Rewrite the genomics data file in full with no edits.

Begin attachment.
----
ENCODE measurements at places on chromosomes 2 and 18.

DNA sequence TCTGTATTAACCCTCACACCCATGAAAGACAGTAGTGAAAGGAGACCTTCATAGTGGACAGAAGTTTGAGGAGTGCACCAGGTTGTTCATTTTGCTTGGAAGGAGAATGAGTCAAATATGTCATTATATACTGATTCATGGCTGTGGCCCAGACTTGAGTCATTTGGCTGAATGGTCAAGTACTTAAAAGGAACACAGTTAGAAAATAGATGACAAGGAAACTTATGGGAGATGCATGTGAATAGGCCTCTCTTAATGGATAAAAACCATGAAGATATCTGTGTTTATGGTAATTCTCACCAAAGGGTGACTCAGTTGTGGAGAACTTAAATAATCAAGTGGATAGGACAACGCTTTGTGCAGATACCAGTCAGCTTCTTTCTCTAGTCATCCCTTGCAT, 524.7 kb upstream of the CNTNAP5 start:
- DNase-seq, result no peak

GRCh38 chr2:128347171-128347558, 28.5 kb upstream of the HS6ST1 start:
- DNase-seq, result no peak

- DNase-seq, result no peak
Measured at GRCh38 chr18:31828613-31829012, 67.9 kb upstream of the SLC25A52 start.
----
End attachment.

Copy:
ENCODE measurements at places on chromosomes 2 and 18.

DNA sequence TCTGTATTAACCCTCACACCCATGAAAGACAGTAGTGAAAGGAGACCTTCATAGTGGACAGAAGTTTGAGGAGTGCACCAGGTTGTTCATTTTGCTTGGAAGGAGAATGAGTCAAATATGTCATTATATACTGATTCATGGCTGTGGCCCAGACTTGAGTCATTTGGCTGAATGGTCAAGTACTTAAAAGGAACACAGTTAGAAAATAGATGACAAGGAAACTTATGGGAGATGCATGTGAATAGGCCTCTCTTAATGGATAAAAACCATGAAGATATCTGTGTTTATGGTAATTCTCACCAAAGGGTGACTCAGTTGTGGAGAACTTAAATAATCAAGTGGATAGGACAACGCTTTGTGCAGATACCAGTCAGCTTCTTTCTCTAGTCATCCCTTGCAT, 524.7 kb upstream of the CNTNAP5 start:
- DNase-seq, result no peak

GRCh38 chr2:128347171-128347558, 28.5 kb upstream of the HS6ST1 start:
- DNase-seq, result no peak

- DNase-seq, result no peak
Measured at GRCh38 chr18:31828613-31829012, 67.9 kb upstream of the SLC25A52 start.